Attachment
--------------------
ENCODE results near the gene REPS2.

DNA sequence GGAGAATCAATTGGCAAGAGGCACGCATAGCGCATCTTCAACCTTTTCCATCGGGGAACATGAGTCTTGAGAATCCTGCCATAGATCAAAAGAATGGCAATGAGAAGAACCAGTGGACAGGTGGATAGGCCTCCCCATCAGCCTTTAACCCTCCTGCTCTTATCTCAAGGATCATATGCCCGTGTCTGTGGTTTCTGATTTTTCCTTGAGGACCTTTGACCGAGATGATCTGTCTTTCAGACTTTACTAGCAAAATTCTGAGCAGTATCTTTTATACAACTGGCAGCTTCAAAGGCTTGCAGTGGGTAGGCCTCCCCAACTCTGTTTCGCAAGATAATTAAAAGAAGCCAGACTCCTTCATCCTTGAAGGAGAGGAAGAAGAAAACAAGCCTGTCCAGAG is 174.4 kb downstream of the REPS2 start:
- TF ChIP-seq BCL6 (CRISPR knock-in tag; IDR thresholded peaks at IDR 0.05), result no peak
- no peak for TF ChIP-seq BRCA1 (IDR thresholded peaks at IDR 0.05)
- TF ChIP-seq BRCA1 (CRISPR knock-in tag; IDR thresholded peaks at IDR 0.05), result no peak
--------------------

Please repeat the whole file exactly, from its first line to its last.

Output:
ENCODE results near the gene REPS2.

DNA sequence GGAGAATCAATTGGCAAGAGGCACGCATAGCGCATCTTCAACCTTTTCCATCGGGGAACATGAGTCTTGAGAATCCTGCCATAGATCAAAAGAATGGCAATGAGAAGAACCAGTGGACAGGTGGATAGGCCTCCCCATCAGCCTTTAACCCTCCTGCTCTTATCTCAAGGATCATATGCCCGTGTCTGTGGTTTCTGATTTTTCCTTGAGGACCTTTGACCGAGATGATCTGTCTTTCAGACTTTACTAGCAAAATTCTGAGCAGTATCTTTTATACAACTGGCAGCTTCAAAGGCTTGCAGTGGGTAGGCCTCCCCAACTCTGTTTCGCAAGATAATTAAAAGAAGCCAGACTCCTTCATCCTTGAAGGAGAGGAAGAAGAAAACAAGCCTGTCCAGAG is 174.4 kb downstream of the REPS2 start:
- TF ChIP-seq BCL6 (CRISPR knock-in tag; IDR thresholded peaks at IDR 0.05), result no peak
- no peak for TF ChIP-seq BRCA1 (IDR thresholded peaks at IDR 0.05)
- TF ChIP-seq BRCA1 (CRISPR knock-in tag; IDR thresholded peaks at IDR 0.05), result no peak